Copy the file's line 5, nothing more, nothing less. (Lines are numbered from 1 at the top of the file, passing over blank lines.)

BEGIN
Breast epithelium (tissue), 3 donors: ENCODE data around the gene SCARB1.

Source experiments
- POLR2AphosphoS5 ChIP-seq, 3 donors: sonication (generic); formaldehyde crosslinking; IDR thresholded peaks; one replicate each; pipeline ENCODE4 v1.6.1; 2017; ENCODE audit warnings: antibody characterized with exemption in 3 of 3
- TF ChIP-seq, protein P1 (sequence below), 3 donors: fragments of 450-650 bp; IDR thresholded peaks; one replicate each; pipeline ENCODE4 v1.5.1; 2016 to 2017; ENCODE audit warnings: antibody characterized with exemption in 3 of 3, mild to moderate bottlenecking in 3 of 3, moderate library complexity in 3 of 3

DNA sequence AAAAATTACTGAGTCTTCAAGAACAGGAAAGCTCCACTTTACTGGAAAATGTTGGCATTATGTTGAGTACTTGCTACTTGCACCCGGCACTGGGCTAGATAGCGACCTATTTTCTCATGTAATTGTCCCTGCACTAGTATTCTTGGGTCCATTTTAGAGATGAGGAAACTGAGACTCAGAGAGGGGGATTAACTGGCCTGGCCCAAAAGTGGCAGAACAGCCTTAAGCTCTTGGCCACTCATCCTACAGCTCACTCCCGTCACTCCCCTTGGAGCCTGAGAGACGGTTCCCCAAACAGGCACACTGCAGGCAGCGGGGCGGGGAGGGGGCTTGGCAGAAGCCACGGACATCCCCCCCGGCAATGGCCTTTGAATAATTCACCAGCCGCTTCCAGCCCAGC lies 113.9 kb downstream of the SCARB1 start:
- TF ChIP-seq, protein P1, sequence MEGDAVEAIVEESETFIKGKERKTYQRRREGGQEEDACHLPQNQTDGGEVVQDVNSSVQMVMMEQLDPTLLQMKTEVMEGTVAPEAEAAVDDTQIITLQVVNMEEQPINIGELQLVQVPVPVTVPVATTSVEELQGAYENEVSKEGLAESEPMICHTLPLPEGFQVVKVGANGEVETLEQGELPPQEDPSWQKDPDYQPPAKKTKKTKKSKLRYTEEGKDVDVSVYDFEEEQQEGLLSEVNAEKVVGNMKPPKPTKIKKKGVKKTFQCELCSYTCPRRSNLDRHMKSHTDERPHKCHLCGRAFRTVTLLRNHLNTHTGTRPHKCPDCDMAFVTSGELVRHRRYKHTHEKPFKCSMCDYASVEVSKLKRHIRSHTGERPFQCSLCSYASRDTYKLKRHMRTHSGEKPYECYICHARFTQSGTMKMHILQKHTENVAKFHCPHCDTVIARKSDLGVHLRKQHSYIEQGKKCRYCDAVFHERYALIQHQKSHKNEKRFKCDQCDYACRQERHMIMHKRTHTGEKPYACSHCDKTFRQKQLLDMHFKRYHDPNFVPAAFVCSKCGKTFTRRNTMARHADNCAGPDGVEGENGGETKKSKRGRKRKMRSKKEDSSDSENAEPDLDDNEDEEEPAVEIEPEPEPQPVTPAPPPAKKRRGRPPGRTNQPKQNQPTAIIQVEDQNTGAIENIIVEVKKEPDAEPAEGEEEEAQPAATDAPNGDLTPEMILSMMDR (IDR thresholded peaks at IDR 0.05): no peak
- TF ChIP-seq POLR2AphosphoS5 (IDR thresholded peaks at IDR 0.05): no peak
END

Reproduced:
DNA sequence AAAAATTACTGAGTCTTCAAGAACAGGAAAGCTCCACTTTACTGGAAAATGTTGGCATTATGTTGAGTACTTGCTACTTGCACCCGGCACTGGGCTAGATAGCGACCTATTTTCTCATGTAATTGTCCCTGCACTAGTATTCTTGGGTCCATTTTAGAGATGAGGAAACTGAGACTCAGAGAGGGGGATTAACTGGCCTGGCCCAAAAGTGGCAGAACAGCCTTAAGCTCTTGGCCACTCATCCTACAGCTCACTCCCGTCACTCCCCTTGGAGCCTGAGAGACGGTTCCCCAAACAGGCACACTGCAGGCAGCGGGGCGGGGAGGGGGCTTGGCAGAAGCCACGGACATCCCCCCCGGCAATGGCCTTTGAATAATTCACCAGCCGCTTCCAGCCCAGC lies 113.9 kb downstream of the SCARB1 start: